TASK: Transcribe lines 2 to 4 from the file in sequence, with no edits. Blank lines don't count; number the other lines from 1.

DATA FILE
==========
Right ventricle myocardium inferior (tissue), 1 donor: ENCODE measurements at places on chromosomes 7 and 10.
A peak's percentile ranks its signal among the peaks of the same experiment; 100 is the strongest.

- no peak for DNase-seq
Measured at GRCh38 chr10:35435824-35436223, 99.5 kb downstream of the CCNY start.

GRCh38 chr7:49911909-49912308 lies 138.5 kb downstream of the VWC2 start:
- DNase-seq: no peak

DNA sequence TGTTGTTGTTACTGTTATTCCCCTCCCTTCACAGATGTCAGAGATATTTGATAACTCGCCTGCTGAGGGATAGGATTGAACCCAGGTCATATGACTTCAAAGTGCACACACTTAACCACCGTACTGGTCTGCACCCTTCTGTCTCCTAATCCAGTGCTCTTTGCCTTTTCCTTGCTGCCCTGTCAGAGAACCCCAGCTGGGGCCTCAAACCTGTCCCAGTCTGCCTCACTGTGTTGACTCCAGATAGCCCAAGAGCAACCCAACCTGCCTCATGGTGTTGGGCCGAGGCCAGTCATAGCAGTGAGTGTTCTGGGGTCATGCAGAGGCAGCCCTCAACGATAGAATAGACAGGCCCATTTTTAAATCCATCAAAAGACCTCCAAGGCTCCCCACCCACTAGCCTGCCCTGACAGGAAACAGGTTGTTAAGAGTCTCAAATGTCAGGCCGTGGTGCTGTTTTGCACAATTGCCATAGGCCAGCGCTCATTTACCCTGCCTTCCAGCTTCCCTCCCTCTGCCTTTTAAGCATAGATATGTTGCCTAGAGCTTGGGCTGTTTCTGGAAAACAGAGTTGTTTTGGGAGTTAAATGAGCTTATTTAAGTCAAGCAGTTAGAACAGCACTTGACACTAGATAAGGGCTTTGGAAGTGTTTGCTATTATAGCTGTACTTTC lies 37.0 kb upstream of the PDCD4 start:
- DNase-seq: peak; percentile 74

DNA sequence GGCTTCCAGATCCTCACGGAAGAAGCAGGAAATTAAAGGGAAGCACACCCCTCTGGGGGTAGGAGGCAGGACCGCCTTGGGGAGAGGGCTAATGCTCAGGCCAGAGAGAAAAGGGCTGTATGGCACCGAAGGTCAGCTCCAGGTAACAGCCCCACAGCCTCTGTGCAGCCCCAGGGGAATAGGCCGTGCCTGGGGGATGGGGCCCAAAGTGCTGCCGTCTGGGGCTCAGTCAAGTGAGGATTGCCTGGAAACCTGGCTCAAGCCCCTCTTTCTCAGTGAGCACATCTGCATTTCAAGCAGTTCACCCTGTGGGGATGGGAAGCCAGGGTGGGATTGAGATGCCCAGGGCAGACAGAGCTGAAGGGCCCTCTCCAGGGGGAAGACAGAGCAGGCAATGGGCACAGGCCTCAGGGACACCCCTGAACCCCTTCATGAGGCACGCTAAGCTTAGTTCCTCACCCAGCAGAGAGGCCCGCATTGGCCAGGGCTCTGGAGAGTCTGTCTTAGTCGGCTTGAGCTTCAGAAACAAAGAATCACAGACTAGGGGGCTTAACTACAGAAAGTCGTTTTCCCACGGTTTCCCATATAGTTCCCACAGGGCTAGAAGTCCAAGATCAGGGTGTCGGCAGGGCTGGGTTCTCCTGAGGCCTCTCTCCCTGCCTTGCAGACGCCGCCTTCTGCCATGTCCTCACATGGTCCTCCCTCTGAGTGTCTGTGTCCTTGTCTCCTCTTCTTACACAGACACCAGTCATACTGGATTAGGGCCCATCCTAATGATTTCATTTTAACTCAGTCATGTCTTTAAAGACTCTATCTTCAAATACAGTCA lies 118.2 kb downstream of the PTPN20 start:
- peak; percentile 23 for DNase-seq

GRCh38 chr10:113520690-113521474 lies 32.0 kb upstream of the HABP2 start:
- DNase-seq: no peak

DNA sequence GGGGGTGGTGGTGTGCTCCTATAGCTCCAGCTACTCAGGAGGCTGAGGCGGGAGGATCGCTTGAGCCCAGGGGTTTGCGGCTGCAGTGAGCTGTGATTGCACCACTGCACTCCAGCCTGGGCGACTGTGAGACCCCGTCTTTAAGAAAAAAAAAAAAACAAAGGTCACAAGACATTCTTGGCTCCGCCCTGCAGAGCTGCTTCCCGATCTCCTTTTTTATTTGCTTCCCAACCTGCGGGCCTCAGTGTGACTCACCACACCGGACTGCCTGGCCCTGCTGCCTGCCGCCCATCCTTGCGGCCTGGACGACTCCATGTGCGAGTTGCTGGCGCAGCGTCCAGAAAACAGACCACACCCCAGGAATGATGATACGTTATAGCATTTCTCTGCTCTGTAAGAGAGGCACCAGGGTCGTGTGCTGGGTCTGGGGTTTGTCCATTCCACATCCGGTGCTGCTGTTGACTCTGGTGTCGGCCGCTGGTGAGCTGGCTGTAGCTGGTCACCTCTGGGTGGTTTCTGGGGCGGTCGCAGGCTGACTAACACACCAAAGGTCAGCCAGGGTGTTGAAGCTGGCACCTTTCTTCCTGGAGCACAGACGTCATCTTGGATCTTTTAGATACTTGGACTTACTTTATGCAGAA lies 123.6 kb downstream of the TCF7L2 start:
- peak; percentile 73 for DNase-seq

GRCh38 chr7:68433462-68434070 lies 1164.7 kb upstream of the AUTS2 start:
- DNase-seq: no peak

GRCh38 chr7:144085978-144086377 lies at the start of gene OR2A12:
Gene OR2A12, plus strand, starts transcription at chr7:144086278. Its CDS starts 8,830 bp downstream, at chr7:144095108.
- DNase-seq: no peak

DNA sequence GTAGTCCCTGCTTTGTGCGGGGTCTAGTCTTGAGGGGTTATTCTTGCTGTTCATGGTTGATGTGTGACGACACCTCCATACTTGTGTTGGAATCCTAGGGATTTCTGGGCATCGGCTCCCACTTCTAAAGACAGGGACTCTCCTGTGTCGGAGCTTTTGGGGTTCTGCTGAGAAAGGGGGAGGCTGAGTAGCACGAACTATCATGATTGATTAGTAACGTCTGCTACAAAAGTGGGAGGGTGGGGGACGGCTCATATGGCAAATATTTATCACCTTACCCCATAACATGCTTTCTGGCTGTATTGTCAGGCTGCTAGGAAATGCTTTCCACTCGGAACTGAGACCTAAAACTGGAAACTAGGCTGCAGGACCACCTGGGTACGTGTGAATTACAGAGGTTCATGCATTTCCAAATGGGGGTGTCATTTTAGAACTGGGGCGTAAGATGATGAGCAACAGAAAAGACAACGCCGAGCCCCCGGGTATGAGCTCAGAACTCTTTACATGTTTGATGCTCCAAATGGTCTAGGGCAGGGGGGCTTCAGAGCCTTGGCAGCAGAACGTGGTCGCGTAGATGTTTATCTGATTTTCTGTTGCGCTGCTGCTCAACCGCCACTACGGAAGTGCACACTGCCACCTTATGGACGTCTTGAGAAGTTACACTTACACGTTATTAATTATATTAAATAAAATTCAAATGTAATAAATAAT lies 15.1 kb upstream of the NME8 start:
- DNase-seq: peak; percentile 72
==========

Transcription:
A peak's percentile ranks its signal among the peaks of the same experiment; 100 is the strongest.

- no peak for DNase-seq
Measured at GRCh38 chr10:35435824-35436223, 99.5 kb downstream of the CCNY start.